Maybe it's time for a visit to Jaxx for some metal. I know I've mentioned this before but every time I check out the Jaxx calendar I laugh at how indecipherable these metal band logos are. They're all Norse runes and shit and you can't read the band names. Try and guess the names of these bands:

(1) We'll start with the easiest first.

(2) This one's a little more difficult--Belfmegor? Belf Megor? Is that some dude's name?

(3) I'm completely stumped on this one

(answers in Comments)

Friday, December 14, 2007

Something for the Ladies

I made a mix about two months ago that was all womens. Look how fuckin' clever I am--I entitled it "Estrogen & Tonic." It had the usual suspects on it: Feist, Regina Spektor, Cat Power, but also some harder stuff like Sleater-Kinney and the Duke Spirit, and finally some oddball shit by Vashti Bunyan and PJ Harvey.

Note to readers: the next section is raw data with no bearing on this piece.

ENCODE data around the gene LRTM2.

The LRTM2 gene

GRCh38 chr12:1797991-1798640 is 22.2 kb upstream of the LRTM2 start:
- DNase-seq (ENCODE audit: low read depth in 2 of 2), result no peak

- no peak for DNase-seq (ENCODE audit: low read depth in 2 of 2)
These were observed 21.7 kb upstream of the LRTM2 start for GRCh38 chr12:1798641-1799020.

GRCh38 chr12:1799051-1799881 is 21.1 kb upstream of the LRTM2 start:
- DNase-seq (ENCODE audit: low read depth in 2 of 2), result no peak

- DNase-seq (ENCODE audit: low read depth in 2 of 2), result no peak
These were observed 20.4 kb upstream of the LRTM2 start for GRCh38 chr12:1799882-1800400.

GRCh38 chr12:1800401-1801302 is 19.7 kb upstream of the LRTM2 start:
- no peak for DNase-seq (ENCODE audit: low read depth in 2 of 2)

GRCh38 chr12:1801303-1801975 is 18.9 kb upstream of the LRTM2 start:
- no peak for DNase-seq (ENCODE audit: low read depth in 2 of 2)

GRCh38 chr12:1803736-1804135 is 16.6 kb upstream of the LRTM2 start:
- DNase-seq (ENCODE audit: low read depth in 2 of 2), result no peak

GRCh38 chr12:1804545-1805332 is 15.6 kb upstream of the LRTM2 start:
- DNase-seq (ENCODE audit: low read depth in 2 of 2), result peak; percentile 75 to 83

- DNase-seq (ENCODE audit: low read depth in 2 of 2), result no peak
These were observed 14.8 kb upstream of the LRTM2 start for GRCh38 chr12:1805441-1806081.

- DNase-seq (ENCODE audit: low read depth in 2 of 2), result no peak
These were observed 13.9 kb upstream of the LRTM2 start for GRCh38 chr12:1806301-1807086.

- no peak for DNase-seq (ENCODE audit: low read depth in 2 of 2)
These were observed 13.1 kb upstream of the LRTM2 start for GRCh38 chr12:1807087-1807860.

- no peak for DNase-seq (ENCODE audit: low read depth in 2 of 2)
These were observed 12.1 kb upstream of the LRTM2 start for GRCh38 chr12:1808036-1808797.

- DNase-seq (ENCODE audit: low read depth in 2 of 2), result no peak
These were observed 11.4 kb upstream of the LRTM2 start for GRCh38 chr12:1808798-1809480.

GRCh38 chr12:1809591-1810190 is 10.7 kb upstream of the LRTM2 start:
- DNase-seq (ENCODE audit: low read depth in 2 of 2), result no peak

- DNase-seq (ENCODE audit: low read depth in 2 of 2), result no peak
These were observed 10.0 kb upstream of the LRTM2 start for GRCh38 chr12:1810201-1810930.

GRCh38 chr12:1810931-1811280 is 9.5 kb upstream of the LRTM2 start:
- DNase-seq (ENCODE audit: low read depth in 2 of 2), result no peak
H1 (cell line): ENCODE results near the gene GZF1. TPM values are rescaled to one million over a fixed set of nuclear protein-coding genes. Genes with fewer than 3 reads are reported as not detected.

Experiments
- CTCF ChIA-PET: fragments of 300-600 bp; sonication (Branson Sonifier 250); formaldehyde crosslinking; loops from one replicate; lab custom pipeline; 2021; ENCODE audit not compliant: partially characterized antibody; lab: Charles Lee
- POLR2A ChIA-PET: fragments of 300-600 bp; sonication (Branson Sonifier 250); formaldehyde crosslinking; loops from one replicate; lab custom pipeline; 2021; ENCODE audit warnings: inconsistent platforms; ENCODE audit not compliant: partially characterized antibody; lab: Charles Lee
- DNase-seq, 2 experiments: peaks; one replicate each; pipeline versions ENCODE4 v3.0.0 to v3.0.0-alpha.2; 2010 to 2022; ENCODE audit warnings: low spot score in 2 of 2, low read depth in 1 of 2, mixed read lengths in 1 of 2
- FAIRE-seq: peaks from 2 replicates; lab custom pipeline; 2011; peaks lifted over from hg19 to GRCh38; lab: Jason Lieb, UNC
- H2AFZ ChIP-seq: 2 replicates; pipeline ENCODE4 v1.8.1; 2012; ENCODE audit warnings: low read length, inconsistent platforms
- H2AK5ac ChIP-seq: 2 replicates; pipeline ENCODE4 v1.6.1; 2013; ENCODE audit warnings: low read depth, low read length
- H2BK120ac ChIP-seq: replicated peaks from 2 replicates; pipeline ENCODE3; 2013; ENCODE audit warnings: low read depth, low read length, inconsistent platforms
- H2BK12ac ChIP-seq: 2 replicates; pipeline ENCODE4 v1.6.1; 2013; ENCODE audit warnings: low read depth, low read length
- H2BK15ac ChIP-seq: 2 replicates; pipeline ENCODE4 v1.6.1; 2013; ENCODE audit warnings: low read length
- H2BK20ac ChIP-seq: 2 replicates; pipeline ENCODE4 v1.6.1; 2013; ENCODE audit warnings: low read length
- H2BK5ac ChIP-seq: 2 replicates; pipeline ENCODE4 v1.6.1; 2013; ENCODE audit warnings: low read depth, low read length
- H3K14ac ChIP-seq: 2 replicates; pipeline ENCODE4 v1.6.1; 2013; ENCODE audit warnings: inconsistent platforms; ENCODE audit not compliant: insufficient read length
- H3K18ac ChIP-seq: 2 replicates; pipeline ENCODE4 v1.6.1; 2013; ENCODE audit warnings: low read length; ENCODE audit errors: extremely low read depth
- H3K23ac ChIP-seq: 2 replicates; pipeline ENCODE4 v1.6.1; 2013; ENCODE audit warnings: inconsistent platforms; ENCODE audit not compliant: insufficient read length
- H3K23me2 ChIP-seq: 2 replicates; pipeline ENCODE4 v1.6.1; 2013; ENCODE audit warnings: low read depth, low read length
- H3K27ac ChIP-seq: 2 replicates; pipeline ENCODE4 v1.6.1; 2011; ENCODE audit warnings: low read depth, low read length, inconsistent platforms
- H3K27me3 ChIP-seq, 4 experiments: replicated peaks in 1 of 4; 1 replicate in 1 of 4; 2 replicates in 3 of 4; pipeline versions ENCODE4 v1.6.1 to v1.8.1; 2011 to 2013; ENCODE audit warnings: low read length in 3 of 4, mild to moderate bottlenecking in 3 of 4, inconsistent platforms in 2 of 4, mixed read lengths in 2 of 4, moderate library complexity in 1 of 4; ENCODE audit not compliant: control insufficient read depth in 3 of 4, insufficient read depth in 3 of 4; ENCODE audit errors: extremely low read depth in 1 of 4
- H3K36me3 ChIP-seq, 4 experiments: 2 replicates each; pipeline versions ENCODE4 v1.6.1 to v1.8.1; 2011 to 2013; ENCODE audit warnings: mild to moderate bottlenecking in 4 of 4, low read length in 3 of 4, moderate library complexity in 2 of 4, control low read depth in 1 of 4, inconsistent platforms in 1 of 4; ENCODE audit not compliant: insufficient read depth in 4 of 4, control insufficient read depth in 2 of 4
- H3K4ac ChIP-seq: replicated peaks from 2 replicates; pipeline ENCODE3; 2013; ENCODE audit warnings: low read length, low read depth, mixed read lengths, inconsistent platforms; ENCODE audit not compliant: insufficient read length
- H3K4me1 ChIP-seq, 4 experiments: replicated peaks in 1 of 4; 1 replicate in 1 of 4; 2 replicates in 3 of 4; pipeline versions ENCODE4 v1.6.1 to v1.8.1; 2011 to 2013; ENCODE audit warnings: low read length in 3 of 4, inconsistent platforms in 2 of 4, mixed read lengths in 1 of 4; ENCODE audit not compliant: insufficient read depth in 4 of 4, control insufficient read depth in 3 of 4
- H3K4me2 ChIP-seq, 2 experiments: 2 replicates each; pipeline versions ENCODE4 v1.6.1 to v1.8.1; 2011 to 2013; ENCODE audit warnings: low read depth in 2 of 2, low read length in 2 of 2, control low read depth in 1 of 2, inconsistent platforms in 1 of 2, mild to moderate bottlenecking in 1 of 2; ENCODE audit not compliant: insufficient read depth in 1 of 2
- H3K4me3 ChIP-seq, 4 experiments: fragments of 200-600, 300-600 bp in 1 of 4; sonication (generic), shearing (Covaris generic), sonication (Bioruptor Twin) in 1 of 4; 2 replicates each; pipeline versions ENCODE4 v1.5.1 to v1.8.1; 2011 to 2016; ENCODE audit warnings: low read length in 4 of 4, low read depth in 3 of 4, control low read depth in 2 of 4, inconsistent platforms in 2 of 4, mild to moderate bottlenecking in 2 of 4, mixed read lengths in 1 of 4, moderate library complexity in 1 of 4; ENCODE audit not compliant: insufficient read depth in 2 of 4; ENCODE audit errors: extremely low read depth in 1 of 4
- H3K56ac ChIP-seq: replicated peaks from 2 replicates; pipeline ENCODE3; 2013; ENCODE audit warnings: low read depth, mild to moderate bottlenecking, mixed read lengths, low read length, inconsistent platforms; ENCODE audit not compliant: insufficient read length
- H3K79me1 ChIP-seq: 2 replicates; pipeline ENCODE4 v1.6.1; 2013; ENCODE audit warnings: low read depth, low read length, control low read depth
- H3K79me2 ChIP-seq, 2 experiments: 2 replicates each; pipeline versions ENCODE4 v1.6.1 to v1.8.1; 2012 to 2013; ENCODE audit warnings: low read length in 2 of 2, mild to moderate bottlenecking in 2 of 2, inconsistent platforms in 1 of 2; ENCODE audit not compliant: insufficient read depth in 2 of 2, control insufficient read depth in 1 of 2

This mix has proven to be very potent. I gave it to Mrs. Jimbromski, who made copies and gave it to her sister, and to Mrs. Jumbo Slice. Both are now pregnant. I was there when the sister-in-law came out of the bathroom with the test. I hugged her, taking care to avoid the urine -soaked implement, which she was still holding. Thank God pregnancy tests don't require stool samples, is all I have to say.

Anyway, the mix is powerful. It makes you fertile. Just burning it and handling it gave me a urinary tract infection, which I battled my way out of by immediately drinking two gallons of cranberry juice and watching Lifetime for 48 hours straight.

Here's two vids I found from PJ Harvey and Cat Power. Here's "This is Love." Polly probably cut herself in high school: